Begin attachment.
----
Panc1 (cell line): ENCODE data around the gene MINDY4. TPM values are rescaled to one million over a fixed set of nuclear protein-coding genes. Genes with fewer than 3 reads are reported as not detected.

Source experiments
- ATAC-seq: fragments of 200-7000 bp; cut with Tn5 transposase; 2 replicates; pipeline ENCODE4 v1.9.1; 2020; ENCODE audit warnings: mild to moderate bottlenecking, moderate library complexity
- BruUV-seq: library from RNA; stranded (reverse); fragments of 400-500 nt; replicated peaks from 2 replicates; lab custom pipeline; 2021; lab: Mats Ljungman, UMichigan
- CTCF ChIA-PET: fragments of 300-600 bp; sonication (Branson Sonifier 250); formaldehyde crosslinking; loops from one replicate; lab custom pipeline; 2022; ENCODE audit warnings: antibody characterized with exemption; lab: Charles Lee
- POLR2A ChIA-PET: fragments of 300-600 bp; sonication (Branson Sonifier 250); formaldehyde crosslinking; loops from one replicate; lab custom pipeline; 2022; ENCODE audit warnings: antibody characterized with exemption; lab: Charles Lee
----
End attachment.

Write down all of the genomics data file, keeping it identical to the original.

Panc1 (cell line): ENCODE data around the gene MINDY4. TPM values are rescaled to one million over a fixed set of nuclear protein-coding genes. Genes with fewer than 3 reads are reported as not detected.

Source experiments
- ATAC-seq: fragments of 200-7000 bp; cut with Tn5 transposase; 2 replicates; pipeline ENCODE4 v1.9.1; 2020; ENCODE audit warnings: mild to moderate bottlenecking, moderate library complexity
- BruUV-seq: library from RNA; stranded (reverse); fragments of 400-500 nt; replicated peaks from 2 replicates; lab custom pipeline; 2021; lab: Mats Ljungman, UMichigan
- CTCF ChIA-PET: fragments of 300-600 bp; sonication (Branson Sonifier 250); formaldehyde crosslinking; loops from one replicate; lab custom pipeline; 2022; ENCODE audit warnings: antibody characterized with exemption; lab: Charles Lee
- POLR2A ChIA-PET: fragments of 300-600 bp; sonication (Branson Sonifier 250); formaldehyde crosslinking; loops from one replicate; lab custom pipeline; 2022; ENCODE audit warnings: antibody characterized with exemption; lab: Charles Lee